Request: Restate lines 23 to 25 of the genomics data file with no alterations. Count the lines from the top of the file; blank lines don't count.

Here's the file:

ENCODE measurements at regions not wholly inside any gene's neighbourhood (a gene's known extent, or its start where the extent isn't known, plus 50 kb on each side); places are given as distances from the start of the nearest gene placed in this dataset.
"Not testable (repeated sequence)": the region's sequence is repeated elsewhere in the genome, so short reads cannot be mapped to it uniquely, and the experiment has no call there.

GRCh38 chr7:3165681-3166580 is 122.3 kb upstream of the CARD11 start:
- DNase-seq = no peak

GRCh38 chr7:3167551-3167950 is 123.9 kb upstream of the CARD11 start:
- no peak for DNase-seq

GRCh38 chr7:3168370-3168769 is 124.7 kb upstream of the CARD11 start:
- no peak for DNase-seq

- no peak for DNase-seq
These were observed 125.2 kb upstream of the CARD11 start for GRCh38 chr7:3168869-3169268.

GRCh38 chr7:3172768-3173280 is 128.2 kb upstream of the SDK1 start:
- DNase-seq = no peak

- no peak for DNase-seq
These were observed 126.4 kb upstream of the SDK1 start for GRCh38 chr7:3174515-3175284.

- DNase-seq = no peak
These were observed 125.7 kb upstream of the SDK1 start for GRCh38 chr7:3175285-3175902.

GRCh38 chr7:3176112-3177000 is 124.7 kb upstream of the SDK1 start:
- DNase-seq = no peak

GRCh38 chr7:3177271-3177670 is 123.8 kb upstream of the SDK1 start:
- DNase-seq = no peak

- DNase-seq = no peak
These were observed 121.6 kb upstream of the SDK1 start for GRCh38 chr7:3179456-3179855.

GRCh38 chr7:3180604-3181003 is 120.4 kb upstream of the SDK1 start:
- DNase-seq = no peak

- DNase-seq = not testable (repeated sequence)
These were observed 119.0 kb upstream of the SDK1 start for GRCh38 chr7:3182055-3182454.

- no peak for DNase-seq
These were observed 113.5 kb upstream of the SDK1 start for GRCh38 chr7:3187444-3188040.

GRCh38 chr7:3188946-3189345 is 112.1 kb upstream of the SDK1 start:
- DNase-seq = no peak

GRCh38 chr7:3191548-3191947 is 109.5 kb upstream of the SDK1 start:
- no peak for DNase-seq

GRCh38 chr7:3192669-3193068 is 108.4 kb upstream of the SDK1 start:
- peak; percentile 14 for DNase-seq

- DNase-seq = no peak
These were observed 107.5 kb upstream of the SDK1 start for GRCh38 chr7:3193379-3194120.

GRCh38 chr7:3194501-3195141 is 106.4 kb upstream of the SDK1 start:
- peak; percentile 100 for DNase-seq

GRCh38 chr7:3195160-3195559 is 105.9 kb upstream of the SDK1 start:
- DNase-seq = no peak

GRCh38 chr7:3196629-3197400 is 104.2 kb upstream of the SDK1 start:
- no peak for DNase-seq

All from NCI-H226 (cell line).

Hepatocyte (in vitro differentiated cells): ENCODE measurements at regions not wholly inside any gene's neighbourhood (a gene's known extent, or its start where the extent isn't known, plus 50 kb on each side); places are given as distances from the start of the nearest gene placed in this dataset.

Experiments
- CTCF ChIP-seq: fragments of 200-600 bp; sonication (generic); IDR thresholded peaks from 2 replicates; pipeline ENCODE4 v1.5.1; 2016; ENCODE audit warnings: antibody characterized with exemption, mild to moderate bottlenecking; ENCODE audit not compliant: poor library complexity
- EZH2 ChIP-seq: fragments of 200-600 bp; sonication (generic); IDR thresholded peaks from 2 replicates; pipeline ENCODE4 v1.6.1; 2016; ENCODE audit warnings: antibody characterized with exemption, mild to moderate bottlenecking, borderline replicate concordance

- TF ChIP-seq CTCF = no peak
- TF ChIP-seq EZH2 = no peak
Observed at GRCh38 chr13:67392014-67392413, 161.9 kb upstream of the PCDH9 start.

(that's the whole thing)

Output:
GRCh38 chr7:3180604-3181003 is 120.4 kb upstream of the SDK1 start:
- DNase-seq = no peak

- DNase-seq = not testable (repeated sequence)